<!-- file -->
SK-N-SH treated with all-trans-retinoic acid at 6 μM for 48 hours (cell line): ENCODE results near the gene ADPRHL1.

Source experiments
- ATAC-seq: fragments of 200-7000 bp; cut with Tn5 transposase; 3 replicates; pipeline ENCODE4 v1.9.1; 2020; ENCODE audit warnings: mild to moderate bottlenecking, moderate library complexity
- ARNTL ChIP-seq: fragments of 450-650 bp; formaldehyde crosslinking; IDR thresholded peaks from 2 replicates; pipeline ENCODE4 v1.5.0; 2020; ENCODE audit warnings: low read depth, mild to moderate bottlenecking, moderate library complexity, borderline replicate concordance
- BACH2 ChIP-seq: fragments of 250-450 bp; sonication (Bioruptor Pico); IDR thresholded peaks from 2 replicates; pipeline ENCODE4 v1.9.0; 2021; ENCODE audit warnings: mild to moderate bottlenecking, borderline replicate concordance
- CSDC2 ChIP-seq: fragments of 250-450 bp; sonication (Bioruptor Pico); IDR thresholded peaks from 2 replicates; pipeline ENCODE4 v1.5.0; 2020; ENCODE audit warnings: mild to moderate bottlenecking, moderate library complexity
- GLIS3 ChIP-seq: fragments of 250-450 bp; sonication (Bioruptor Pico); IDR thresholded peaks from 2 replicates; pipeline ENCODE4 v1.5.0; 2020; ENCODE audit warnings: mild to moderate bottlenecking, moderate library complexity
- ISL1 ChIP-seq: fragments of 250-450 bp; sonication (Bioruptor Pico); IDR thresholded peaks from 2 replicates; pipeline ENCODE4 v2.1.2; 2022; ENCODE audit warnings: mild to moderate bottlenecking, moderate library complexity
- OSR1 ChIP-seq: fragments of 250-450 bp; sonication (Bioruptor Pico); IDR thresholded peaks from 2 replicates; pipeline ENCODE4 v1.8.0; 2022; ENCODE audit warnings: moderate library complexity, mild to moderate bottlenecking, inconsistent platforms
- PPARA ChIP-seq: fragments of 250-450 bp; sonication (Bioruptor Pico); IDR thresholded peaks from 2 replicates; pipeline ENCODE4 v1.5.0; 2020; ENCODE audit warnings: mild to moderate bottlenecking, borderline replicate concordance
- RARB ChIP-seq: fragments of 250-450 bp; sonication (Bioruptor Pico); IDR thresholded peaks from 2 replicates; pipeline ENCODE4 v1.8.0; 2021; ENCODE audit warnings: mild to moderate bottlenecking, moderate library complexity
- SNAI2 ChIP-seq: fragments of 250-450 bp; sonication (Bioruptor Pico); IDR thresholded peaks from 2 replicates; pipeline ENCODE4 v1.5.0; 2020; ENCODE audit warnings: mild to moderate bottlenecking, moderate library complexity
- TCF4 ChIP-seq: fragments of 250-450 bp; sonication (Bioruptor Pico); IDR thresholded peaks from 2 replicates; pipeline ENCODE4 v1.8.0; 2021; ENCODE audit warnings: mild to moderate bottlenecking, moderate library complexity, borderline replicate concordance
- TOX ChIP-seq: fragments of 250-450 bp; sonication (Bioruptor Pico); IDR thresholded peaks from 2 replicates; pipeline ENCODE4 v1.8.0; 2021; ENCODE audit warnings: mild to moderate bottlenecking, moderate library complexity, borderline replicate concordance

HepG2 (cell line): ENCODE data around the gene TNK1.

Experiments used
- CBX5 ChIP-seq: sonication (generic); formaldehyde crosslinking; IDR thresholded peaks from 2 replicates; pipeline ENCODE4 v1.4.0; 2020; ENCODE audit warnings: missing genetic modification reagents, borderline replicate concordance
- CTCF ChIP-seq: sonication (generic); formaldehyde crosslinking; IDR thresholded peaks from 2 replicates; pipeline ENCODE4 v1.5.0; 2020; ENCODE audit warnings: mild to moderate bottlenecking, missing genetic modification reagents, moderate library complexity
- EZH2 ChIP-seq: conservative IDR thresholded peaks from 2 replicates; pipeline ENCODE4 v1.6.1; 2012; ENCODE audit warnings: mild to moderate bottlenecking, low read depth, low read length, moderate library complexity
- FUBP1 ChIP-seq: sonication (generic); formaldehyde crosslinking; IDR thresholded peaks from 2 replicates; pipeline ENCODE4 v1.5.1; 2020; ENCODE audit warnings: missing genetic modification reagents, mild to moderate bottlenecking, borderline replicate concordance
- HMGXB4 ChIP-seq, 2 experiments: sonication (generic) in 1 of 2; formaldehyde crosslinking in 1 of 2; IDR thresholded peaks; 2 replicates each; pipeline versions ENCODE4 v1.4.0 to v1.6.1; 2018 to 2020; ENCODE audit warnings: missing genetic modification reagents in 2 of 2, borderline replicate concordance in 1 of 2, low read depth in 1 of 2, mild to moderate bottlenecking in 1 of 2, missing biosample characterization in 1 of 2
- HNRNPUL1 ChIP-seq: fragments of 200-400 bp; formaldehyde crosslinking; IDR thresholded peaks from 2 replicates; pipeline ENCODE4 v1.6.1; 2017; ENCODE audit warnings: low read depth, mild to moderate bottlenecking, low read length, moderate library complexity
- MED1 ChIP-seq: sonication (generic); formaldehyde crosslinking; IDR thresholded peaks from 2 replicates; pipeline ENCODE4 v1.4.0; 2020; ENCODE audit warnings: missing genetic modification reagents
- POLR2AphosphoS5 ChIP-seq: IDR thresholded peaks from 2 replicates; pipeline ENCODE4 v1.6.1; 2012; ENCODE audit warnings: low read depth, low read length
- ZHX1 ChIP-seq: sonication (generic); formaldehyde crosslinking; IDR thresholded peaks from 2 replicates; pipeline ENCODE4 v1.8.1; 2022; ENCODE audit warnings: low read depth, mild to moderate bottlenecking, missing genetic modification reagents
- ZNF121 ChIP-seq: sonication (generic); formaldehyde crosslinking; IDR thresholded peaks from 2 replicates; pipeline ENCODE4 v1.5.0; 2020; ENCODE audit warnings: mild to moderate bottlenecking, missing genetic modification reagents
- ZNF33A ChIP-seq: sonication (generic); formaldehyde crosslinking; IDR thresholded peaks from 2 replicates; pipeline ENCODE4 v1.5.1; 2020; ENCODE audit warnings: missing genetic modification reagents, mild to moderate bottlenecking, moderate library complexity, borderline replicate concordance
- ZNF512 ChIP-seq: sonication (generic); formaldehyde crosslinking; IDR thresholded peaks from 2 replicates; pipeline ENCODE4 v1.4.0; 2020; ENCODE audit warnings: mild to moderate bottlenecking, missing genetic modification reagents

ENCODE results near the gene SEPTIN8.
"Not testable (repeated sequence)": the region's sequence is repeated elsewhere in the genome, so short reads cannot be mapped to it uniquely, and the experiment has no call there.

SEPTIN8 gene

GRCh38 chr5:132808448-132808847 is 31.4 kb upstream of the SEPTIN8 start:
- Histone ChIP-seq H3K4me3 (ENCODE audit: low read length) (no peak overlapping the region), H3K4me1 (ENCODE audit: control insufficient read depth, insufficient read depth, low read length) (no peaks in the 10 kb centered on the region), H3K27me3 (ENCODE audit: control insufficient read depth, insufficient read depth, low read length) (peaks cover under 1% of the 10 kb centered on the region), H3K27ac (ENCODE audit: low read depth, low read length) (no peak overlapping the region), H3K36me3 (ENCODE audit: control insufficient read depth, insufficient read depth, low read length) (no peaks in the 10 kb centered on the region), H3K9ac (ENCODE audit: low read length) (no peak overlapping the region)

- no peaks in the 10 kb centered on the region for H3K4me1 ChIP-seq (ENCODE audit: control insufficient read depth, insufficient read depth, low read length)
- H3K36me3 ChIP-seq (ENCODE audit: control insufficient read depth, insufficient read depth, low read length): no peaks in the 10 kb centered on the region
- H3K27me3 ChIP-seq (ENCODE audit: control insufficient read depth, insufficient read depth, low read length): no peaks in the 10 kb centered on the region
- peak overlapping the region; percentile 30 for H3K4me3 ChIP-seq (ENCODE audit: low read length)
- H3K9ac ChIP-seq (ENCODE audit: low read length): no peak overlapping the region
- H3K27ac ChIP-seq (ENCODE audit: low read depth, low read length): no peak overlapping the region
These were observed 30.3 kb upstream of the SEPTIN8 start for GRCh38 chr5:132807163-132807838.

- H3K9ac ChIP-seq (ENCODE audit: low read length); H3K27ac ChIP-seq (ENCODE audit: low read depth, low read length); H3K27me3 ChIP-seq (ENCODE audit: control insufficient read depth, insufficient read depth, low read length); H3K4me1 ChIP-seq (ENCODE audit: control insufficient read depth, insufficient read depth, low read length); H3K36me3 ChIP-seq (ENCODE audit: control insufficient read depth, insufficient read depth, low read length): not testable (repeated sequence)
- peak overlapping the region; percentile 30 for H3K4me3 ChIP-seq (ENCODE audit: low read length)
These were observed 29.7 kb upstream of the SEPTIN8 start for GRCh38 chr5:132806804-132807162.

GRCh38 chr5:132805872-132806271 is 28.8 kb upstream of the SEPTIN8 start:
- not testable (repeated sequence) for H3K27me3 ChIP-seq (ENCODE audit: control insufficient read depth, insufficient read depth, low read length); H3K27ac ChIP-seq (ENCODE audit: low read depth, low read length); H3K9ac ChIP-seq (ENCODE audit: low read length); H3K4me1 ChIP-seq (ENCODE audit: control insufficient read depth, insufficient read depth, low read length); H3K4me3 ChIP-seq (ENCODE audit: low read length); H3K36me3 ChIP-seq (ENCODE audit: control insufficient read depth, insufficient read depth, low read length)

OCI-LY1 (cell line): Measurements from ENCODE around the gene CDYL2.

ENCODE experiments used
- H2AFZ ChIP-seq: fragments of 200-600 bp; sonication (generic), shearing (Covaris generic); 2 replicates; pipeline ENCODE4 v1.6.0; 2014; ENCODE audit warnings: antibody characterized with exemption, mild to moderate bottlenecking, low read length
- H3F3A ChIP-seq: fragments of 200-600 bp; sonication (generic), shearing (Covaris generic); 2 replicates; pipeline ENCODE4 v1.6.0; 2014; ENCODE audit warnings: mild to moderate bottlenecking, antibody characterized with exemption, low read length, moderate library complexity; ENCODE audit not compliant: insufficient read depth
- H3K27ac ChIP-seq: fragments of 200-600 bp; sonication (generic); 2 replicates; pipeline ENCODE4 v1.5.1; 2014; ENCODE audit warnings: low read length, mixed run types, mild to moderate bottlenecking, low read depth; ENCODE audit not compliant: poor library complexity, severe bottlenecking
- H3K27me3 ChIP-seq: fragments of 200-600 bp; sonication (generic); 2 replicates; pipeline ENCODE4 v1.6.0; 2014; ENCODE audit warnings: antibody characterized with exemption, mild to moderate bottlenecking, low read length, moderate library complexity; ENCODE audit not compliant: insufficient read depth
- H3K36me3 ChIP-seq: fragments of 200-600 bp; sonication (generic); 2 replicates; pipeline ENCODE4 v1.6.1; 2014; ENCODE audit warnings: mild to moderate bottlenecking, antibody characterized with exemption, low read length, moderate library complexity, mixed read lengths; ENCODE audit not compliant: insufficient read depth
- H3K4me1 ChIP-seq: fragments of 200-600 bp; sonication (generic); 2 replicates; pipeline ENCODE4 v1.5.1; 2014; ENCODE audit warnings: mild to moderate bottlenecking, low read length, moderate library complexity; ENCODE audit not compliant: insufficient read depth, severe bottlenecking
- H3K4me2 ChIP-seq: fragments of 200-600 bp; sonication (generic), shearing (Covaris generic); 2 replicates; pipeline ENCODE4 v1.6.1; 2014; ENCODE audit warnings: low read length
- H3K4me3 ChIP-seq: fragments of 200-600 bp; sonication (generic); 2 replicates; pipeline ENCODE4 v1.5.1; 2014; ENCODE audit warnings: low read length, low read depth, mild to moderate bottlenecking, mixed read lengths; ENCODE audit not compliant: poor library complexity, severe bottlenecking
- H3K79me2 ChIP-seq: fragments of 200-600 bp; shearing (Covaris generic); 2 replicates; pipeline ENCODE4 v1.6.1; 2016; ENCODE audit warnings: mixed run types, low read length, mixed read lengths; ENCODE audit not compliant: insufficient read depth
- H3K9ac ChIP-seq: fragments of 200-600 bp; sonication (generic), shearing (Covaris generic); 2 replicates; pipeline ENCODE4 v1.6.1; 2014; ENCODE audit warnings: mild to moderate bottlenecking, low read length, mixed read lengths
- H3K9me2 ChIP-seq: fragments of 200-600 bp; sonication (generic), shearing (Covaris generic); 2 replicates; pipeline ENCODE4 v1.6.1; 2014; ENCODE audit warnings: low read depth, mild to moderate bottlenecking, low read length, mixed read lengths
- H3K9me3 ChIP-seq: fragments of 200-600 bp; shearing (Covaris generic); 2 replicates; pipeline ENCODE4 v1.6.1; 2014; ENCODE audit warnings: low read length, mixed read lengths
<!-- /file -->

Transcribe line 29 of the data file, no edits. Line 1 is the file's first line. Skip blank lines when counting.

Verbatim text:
ENCODE results near the gene SEPTIN8.